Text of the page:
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Politics of Finland

Finland has a primarily parliamentary system, although the president also has some notable powers. The main executive power lies in the cabinet headed by the prime minister. Matters concerning national security are divided between the president and the cabinet. The cabinet shares responsibility of foreign affairs with the president. Before the constitutional rewrite, which was completed in 2000, the president enjoyed more power.

Finns enjoy individual and political freedoms, and suffrage is universal at 18. The country's population is ethnically homogeneous with no sizable immigrant population. Few tensions exist between the Finnish-speaking majority and the Swedish-speaking minority.

Table of contents
1 Constitution
2 President
3 Council of State
4 Parliament
5 Elections
6 Judicial system
7 Administrative divisions
8 See also
9 External links


Main article: Constitution of Finland

The Constitution was rewritten per March 1, 2000 after first being adopted in July 17 1919). The civil law system is based on Swedish law. Supreme Court or Korkein Oikeus, may request legislation interpreting or modifying laws, judges are appointed by the president.


Main article: President of Finland

Elected for a 6-year term, the president:

Council of State

Main article:
Government of Finland

The Council of State is made up of the prime minister and ministers for the various departments of the central government as well as an ex-officio member, the Chancellor of Justice. Ministers are not obliged to be members of the Eduskunta and need not be formally identified with any political party.

The president, after hearing the parliament, nominates a prime minister candidate for the parliament to approve in a vote. The prime minister chooses the rest of the cabinet, which is formally appointed by the president.


Main article: Parliament of Finland

Constitutionally, the 200-member unicameral Eduskunta, the Parliament of Finland, is the supreme authority in Finland. It may alter the constitution, bring about the resignation of the Council of State, and override presidential vetoes; its acts are not subject to judicial review. Legislation may be initiated by the Council of State, or one of the Eduskunta members.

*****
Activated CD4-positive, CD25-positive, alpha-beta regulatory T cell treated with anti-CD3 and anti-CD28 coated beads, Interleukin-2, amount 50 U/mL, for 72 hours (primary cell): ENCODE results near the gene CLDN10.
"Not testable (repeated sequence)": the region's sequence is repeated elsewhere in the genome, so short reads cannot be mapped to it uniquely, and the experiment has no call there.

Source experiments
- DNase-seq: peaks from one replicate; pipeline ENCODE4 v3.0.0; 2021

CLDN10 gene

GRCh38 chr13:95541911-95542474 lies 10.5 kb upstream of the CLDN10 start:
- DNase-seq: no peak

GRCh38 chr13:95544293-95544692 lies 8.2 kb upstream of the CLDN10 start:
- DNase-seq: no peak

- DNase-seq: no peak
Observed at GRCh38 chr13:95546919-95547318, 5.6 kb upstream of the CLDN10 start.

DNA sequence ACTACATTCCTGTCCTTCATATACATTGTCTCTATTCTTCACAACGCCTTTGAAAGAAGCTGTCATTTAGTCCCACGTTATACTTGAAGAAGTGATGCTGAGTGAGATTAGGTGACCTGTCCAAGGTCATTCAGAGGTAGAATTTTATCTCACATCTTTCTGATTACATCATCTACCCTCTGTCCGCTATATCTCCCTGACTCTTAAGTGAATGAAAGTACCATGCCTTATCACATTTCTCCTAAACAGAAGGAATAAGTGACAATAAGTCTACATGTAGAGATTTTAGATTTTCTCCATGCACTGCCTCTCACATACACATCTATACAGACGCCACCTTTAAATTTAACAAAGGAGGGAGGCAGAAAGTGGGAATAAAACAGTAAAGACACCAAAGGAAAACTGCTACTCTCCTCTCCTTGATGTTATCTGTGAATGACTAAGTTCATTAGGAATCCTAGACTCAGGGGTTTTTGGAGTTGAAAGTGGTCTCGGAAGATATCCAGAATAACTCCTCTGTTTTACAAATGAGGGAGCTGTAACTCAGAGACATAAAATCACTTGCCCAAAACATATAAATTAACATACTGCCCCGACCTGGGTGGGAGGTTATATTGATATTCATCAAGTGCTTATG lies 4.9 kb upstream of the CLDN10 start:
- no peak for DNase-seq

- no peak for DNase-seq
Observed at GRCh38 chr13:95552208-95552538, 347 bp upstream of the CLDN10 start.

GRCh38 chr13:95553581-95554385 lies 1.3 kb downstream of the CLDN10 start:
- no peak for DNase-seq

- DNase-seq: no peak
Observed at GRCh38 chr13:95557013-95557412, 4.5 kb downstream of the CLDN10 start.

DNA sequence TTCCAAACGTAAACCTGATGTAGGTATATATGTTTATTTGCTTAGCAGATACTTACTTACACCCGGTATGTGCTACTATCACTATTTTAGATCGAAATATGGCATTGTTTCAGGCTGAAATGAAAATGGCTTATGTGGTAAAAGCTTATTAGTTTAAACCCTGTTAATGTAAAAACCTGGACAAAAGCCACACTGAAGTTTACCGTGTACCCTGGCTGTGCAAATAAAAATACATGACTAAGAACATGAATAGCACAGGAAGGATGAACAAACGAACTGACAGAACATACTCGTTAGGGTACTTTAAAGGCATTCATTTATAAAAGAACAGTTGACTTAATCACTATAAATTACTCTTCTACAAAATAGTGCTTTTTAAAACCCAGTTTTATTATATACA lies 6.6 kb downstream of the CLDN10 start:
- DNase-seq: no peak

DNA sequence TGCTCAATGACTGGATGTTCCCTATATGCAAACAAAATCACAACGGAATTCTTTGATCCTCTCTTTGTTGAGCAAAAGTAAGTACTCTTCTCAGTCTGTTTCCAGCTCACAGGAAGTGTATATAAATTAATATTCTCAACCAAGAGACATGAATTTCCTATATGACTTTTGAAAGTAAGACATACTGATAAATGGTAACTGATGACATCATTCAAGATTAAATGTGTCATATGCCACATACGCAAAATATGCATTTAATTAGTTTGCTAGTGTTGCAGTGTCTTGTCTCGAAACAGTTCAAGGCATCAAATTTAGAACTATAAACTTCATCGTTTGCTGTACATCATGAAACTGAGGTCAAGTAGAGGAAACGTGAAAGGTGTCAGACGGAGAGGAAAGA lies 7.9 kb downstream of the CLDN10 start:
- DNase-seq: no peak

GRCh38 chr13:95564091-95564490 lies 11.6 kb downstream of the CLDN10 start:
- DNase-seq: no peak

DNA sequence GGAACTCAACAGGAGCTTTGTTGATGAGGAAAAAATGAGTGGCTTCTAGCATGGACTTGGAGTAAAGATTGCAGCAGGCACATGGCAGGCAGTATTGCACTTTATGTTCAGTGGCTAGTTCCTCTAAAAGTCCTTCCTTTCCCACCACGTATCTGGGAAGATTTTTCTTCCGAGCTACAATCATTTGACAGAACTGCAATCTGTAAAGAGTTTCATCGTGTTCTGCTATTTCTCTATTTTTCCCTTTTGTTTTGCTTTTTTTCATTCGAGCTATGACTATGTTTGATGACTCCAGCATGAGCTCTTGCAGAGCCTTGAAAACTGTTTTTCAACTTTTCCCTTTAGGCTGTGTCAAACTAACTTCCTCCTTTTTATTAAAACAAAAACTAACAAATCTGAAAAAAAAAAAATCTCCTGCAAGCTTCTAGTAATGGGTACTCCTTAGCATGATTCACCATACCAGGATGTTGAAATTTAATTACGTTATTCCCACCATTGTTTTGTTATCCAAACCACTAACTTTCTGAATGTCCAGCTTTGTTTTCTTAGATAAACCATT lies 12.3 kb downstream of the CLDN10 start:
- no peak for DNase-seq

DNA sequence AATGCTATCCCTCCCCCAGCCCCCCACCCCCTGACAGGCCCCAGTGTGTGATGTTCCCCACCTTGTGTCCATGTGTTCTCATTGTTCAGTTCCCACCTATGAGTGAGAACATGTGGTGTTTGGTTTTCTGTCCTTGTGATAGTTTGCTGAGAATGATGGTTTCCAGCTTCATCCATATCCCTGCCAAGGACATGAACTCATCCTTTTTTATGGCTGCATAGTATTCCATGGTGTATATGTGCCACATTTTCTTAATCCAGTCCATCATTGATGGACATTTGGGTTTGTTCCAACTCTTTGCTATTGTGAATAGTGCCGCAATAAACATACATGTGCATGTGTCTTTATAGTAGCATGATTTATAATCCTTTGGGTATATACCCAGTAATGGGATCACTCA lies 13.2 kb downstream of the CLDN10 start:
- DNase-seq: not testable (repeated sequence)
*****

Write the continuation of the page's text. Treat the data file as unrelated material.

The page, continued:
The Eduskunta is elected on the basis of proportional representation. All persons 18 or older, except military personnel on active duty and a few high judicial officials, are eligible for election. The regular parliamentary term is four years; however, the president may dissolve the Eduskunta and order new elections at the request of the prime minister and after consulting the speaker of parliament.


Main article: Elections in Finland

Finland's proportional representation system encourages a multitude of political parties and has resulted in many coalition-cabinets.

In the parliamentary elections of 16 March 2003, there were two dominating parties: the Center Party (KESK) got 55 seats, and the Social Democratic Party (SDP) got 53 seats, in the 200-seat Eduskunta. A new cabinet was formed by Center and Social Democrats together with the Swedish People's Party.

Judicial system

Main article: Judicial system of Finland

The judicial system is divided between courts with regular civil and criminal jurisdiction and special courts with responsibility for litigation between the public and the administrative organs of the state. Finnish law is codified. Although there is no writ of habeas corpus or bail, the maximum period of pre-trial detention has been reduced to four days. The Finnish court system consists of local courts, regional appellate courts, and a Supreme Court.

Administrative divisions

Main article: Provinces of Finland

Finland has six provinces. Below the provincial level, they are divided into cities, townships, and communes administered by municipal and communal councils elected by proportional representation once every four years. At the provincial level, the 5 mainland provinces are administered by provincial boards composed of civil servants, each headed by a presidentially appointed governor. The boards are responsible to the Ministry of the Interior and play a supervisory and coordinating role within the provinces.

The island province of Åland is located near the 60th parallel between Sweden and Finland. It enjoys local autonomy by virtue of an international convention of 1921, implemented most recently by the Act on Åland Self-Government of 1951. The islands are further distinguished by the fact that they are entirely Swedish-speaking. Government is vested in the provincial council, which consists of 30 delegates elected directly by Åland's citizens.

See also

External links